After almost 3 years since the end of my professional life in an office (if you missed this big change I let you read the article on the dismissal in North America or how you can lose your job in 15 minutes) I could finally enjoy the mobile part of my new professional life! So yes I already worked several times from France but now I went to work under the sun in Bolivia.
I wanted to share my experience with you because even if on paper being able to work from anywhere sounds like a lot of fun, it requires some preparation to make sure you have everything you need to work on the other side of the world.
Choice of the country
In my case I chose Bolivia because a couple of friends were getting married there. So I didn’t have to compare and make a choice but here are some infos to keep in mind:
- Visa: will you need a visa if you decide to stay longer than just a few days of vacation. Some countries allow 30 days, others 90 for example. Or like Bolivia some nationalities need a visa, e.g. Americans needed a visa. The visa can also have a cost to be taken into account in your budget.
- Accommodation: how much will the accommodation cost for the period you have planned? Knowing for example that in my case I still had to pay my rent in Toronto. It is better to choose a place where housing is not too expensive.
- Time zone: if you have to be connected at certain times, this is important information to take into account. When I’m in France and I have meetings at 6pm (Toronto) it’s midnight in France and it stings! It’s not impossible obviously, but be careful that your 4pm meeting doesn’t turn into a 4am meeting.
Practical questions there:
- Check internet access, do some online research, ask your Airbnb to make sure you’re going to have good internet access so you can work properly. You can ask for example if it is possible to watch a YouTube video without it crashing or stopping. This will give you a more accurate indication than “yes it works fine”. We know that it works well means something different for everyone depending on how you use it.
- Check the outlets and whether you will need an adapter to plug in your devices. If you’ve been around for a while you know that I always take a power strip to have several options just in case. This time I even added an extension cord in my suitcase and it came in handy several times, I recommend it!
- Think to see if you will have room to work. The first Airbnb I chose I didn’t think too much about it and I’m really glad I had a room on the roof terrace with a real table to work (I let you watch the vlog here of my first days in Bolivia to have an idea of the space I had) because the space was very small, no real table and the small work surface wouldn’t have been comfortable if I had to spend several hours a day there. The second Airbnb was much more spacious, bright and functional (you can also see it in the vlog of my last days in Bolivia!) with a bar between the kitchen and the living room that I could use as an office.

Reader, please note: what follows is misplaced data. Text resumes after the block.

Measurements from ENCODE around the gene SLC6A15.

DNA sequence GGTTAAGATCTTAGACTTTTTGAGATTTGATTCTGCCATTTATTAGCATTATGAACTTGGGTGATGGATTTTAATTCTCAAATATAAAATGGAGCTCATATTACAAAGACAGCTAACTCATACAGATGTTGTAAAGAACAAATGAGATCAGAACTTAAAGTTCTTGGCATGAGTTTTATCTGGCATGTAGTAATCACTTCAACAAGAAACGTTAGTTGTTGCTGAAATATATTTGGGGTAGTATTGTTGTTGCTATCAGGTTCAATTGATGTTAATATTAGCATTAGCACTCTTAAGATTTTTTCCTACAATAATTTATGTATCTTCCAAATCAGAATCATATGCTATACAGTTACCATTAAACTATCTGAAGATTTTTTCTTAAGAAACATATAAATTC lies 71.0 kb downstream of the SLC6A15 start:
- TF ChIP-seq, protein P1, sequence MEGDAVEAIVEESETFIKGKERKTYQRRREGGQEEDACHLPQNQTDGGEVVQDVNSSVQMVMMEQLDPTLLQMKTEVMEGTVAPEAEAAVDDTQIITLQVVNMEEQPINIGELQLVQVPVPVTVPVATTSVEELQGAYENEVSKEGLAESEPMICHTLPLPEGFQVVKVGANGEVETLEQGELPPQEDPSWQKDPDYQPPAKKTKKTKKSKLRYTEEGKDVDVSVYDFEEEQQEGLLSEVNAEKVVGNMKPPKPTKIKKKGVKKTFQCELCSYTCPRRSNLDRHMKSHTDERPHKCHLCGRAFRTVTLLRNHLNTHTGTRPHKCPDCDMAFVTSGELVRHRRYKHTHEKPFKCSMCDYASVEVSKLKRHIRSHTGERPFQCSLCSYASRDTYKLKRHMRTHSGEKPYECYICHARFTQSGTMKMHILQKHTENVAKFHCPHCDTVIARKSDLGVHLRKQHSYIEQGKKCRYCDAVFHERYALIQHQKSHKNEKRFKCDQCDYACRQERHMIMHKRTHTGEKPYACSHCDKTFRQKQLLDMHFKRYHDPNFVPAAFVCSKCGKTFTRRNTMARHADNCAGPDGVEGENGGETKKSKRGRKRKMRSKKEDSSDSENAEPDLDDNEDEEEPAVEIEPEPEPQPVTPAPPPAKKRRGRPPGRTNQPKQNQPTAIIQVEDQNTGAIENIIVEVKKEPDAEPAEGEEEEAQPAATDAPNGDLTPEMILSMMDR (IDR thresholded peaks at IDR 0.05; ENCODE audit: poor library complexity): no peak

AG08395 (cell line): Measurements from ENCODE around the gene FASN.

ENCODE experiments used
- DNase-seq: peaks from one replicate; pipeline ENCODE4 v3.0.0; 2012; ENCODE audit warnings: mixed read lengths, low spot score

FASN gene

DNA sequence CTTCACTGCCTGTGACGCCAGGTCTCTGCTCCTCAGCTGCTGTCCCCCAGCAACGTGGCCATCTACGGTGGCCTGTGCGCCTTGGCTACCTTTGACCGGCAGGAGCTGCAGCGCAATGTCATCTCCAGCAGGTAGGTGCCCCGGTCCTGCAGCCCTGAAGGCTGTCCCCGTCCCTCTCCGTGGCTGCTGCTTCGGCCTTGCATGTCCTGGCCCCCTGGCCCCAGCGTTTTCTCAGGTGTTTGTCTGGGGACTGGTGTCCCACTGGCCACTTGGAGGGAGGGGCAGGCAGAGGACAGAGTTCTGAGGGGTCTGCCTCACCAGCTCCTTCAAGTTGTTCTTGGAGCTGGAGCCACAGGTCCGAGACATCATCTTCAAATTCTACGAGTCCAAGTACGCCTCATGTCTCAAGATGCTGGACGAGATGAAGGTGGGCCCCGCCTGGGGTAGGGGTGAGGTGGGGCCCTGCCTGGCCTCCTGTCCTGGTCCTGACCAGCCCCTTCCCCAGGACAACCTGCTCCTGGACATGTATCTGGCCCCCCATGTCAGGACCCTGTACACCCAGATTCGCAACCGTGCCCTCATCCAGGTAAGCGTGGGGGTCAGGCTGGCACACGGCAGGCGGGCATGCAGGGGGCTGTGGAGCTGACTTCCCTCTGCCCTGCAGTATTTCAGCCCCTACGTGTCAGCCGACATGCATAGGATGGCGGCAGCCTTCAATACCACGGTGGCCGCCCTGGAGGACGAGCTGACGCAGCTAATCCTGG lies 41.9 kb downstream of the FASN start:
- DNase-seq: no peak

- Get a SIM card! I take a local one every time I travel for several reasons:
- It’s usually way cheaper than using your home provider (especially if you are coming from Canada)
- I need Internet for my social networking activities
- To find my way around or to make a phone call locally it’s the easiest way
- Traveling alone, it’s reassuring to have access to my phone if I need help
- If you ever take a break or go for a walk you are always reachable and you can quickly answer an email or on Slack/Teams to someone you work with. In 5 minutes you can respond to someone without blocking a situation for example.
Legal aspect of working abroad:
- Working from abroad is great, but don’t forget that there is a legal side to consider. Depending on the number of days you spend outside of your country of residence you may have a change in your tax return. For example if you stay more than 3 months in some countries you will have to pay taxes locally, if you are out of Canada for more than 6 months your tax return will also change.
- I am not an accountant nor a tax professional so I encourage you to find out about your country and your situation rather than 1/ telling you nonsense 2/ you are sharing partial information that will not apply to everyone.
To finish I would like to talk about this part that we anticipate perhaps a little less: organizing your time. It is obviously very tempting to go and visit, to walk around, to spend time with the people you meet there. I found that my brain had a hard time understanding at the beginning that I was not on vacation, that I still had things to work on, that I still had meetings and people who were counting on me. I would say that after 2 days it was getting better and I was in front of my computer at 9am without worrying but I had the feeling that I didn’t know how to organize my days anymore.
I also found it exhausting to be at work during the day, out at night and all the time with people (there were about 20 of us from Toronto and not everyone did remote work so they were on vacation) so don’t hesitate to take time for yourself, recharge quietly and don’t rush to do everything. This is honestly one of the aspects that I preferred by staying longer than everyone else: it wasn’t a race to do everything, I was able to enjoy the daily life and live closer to a local’s rhythm than a tourist.
- Plan your day: at what time I plan to work, at what time I want to be finished to enjoy the life on the spot.
- Make a list of the things you want to do, it helps to stay focused on what you have managed to do. Then if the list is finished earlier than expected you can go for a walk with peace of mind.
- Give yourself breaks, in the morning I would get my orange juice and in the middle of the day I would take a break in the pool. Don’t forget that you are also there to enjoy the experience!
I hope this article will help you to live this experience too.
Tell me about your experience and share your tips!